After giving up fishing, my wife Mary and I used to sell crabs at car boot sales. When farmers’ markets first started we gave it a go. As time when on there were more and more markets so we went to as many as possible. This meant that we had to rent our own premises to prepare the produce. We use about 100 crabs a week which we dress. The 100 crabs will make about thirty dressed crabs. We also sell large crabs whole. Mary makes the pate fresh for the markets to her own recipe.
What is your best-selling produce?
It is strange but that very much depends on which market we go to. At Oakwood it would be crab and white fish, at Otley we sell a great deal of mackerel and at Headingley the customers buy everything! We usually sell out there.
Jim, do you ever think of retiring?
Technically, I have retired! My son Richard took over the business five years ago. I just come along to help as I enjoy meeting the customers.
So what else do you do with your spare time – golf, knitting?
Golf! No, I can’t think of anything worse – waste of time! But knitting- not exactly, but I do teach one day a week at the fishing school in Whitby which includes showing students how to mend nets and make crab pots. I suppose that is a bit like knitting. It is good to pass on the skills I have learnt to the next generation and I enjoy working with young people.
I am also writing my autobiography because I have lived quite an unusual and varied life as a fisherman. It has been a time of great change and a lot of Whitby and the industry as I first knew it will not be seen again. I think it’s important to record that way of life and community.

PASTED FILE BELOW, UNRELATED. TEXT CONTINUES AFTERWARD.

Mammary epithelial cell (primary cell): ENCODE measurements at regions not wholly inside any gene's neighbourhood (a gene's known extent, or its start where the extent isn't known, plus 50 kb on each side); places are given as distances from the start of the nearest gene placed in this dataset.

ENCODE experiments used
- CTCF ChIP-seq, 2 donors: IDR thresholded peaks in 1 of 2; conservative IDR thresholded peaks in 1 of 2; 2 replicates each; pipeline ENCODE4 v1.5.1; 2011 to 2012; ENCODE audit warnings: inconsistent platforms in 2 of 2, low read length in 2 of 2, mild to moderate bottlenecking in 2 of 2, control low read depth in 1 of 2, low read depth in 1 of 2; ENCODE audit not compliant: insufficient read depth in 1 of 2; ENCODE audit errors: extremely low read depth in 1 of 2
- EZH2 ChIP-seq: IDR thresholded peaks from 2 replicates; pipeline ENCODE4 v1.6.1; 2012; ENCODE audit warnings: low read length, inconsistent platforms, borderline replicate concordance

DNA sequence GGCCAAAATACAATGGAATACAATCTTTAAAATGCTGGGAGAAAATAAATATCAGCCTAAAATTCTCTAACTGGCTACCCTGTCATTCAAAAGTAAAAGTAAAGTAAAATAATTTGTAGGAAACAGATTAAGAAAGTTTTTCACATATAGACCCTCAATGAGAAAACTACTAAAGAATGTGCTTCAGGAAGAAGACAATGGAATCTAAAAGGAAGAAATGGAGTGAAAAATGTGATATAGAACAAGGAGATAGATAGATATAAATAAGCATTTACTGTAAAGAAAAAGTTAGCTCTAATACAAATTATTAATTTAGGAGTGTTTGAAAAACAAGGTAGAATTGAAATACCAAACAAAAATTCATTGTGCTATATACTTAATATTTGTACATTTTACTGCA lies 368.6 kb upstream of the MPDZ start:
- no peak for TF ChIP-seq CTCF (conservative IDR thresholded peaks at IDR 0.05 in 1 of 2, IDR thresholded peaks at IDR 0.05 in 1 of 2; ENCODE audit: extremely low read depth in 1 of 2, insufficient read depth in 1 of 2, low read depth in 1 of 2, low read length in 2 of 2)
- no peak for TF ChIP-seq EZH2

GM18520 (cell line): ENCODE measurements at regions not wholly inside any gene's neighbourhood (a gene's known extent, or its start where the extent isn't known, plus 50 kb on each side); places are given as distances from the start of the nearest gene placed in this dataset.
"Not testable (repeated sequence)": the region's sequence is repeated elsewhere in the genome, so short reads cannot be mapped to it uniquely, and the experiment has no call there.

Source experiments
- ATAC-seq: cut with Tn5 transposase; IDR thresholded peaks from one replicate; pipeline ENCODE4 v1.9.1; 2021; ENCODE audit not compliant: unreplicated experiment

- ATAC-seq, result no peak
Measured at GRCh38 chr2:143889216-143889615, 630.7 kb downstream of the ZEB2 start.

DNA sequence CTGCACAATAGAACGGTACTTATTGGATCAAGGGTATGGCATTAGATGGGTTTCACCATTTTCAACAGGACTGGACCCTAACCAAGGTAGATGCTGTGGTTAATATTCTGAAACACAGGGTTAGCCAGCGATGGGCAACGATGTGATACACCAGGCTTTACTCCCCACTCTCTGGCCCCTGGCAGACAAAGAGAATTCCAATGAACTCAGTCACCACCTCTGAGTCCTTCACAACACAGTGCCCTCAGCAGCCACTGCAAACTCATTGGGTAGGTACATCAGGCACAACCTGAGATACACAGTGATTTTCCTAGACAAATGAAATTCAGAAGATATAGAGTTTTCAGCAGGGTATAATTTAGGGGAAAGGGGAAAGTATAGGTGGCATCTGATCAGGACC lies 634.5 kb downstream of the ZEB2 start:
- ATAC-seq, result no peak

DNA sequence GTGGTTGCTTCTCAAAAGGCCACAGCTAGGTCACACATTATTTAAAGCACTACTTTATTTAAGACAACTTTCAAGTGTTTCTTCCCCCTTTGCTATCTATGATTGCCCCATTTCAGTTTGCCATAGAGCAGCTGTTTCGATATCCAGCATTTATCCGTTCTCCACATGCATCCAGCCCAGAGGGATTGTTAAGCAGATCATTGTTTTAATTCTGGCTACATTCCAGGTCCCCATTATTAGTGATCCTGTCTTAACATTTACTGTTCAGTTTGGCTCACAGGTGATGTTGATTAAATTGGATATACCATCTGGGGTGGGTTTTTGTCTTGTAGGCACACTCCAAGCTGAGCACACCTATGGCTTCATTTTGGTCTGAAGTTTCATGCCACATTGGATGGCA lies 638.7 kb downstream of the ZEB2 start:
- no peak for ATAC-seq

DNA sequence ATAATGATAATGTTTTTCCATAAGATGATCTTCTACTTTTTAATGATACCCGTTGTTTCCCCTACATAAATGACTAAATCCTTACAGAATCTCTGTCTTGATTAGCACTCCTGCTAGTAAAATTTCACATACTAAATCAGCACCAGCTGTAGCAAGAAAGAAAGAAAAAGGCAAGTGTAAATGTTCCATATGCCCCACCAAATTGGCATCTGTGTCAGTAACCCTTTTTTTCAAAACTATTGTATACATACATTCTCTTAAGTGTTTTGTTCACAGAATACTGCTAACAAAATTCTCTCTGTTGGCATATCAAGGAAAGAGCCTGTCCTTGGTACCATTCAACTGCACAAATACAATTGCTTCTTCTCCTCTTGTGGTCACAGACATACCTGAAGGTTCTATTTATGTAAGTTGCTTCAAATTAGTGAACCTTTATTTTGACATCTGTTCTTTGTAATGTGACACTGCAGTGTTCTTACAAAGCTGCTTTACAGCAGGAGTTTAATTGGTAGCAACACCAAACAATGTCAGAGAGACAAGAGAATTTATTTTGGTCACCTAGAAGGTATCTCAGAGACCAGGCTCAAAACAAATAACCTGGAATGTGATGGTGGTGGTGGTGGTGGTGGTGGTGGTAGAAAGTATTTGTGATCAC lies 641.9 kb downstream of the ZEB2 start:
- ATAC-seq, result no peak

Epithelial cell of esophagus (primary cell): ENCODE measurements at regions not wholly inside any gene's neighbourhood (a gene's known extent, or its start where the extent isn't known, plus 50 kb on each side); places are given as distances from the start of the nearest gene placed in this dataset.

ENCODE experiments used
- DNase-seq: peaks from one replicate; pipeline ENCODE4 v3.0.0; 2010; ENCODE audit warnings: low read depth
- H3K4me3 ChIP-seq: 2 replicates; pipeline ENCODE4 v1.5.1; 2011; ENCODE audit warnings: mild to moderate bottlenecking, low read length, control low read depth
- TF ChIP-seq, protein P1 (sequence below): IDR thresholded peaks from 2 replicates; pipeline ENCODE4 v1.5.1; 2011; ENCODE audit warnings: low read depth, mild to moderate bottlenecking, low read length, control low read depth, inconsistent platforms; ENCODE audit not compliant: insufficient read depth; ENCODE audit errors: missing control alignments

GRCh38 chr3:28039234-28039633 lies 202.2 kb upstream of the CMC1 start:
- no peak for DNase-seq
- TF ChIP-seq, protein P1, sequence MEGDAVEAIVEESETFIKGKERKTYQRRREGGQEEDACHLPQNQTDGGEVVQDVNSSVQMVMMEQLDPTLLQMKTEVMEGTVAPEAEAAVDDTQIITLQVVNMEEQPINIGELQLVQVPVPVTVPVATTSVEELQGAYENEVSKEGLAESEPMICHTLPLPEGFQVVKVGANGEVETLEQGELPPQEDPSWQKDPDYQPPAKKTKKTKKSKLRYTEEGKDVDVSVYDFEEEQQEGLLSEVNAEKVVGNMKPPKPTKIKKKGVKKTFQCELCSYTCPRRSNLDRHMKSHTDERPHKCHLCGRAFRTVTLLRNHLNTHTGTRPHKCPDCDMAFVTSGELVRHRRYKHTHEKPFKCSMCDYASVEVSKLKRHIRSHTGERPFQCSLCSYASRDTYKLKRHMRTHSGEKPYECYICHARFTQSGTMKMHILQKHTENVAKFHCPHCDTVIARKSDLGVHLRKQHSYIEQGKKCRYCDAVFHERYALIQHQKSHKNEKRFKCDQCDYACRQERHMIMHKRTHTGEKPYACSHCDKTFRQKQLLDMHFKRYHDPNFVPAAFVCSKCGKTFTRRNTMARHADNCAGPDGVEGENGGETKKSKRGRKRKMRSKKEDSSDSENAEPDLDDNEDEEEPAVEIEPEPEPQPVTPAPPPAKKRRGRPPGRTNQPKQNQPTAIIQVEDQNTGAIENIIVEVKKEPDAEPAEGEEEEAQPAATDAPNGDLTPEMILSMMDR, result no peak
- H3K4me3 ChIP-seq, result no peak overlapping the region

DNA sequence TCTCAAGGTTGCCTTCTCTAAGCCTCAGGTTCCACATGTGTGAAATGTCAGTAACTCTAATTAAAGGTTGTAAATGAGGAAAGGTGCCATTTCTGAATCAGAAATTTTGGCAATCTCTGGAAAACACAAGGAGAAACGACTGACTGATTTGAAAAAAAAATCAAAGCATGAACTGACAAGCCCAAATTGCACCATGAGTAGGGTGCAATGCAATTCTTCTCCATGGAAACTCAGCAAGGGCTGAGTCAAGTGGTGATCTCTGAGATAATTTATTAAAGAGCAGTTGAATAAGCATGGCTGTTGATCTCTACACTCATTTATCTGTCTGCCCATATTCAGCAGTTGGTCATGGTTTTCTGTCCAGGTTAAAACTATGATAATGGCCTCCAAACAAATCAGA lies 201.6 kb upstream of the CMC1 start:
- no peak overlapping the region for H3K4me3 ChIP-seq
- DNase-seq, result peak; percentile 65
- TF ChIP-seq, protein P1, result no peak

You must have a lot of stories from that time at sea. Can you whet our appetite with one of them?
Sometimes we used to catch extra-large fish which would not fit in the boxes; we used to put them on shelves instead till we could do something with them. One day we caught an extra-large cod and when we got round to cleaning it we found a whole musical cassette in its stomach. A reporter from our local radio station got to hear about it and took the cassette home and discovered that it still played!
Was it Marillion with lead singer Fish?
No it wasn’t, but strangely one of the tracks was “I am a prisoner”
What is your Favourite type music?
Sole drum n bass.
What about a favourite TV character?
It would have to be Pike in Dad’s Army.
Suggestions for favourite book?
The Shellfish Gene by Richard Dawkins.
Thank you Jim
There is only one London Underground station which does not contain any of the letters in the word MACKEREL. Can you work out which it is (without using the Internet – answer next month)?
Thanks to the hard work, tenacity and generosity of the shops, businesses, local organisations and residents, Oakwood Clock is to be renovated. The area surrounding the clock will also be redesigned and upgraded with new planters and paving. This work is anticipated to start in the next couple of weeks.
Whilst this is great news, it will mean that Oakwood Farmers’ Market will need to move to a temporary site whilst this work is carried out- starting with this month’s market.
With the co-operation of Roundhay Park and Leeds City Council we have agreed that for this temporary period the market will be sited in Park Avenue facing the field.
We expect the work to be completed in time for us to return to the Oakwood Clock site for the May market. We have always had such fantastic support from our customers and hope that you will help us through this short period away from home.
Please tell all your friends and neighbours of our new arrangements, and we look forward to seeing you in Park Avenue for the January market on Saturday 17th.